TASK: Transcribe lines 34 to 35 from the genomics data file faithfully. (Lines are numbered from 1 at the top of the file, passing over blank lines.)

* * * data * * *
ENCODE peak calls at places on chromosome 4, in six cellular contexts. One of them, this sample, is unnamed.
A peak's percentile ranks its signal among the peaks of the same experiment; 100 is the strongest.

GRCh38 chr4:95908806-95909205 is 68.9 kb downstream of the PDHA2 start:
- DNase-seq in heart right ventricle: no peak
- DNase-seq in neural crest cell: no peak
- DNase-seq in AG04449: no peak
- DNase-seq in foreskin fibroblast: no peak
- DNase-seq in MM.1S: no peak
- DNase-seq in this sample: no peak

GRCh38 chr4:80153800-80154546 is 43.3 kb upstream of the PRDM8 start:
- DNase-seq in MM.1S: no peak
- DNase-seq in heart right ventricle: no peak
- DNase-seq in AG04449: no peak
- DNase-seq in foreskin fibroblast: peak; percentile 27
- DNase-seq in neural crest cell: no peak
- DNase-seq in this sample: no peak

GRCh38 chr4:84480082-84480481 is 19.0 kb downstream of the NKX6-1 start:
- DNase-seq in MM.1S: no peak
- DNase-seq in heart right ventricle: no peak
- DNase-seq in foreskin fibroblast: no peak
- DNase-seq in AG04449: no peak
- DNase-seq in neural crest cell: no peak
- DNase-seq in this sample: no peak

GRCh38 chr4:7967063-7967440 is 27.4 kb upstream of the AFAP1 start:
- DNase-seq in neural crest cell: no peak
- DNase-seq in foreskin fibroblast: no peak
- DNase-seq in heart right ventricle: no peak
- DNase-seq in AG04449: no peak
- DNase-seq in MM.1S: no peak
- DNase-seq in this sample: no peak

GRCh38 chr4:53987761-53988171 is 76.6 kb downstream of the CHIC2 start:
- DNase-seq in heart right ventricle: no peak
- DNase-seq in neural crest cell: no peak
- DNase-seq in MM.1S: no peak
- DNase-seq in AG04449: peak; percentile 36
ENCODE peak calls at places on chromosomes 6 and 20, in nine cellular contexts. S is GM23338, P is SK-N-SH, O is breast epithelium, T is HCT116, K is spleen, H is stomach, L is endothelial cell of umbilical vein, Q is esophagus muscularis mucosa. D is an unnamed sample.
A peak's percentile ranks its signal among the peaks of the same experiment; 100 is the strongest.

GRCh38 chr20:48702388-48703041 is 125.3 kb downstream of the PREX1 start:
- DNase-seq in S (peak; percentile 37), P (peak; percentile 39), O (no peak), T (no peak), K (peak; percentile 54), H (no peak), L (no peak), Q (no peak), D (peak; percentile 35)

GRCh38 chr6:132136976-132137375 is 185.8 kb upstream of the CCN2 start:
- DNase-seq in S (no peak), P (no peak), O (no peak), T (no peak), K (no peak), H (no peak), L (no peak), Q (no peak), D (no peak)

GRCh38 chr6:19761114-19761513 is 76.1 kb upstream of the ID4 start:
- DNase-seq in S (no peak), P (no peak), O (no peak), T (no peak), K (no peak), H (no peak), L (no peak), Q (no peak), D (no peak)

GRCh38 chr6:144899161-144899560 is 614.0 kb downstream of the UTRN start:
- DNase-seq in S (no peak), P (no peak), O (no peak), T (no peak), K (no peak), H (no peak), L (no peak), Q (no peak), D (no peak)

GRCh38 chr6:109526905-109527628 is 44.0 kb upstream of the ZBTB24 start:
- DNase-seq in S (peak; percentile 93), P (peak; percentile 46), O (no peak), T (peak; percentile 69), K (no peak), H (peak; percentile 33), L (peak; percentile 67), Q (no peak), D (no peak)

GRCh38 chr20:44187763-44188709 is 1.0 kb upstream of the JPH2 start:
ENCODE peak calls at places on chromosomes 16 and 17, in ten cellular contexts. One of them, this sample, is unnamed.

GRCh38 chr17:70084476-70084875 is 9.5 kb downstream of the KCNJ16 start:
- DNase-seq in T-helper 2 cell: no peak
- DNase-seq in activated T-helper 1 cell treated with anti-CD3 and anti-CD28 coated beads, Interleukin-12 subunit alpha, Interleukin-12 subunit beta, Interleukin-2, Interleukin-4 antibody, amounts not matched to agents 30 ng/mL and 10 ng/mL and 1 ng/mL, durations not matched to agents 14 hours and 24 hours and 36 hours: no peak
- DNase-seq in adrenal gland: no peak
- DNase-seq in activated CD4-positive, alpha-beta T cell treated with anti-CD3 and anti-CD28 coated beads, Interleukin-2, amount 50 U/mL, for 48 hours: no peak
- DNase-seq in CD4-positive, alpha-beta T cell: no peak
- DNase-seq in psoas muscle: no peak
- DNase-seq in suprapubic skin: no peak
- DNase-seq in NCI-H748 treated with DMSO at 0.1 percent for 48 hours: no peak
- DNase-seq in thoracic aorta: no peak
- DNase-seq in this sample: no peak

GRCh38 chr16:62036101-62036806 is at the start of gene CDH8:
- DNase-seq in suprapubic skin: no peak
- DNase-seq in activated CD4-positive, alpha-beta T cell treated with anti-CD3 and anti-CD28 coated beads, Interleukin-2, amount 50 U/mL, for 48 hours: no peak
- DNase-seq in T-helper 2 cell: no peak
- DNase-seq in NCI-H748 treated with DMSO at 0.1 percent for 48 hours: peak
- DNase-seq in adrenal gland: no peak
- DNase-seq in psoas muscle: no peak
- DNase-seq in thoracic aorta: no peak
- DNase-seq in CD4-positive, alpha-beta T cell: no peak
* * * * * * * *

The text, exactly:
- DNase-seq in MM.1S: no peak
- DNase-seq in AG04449: peak; percentile 36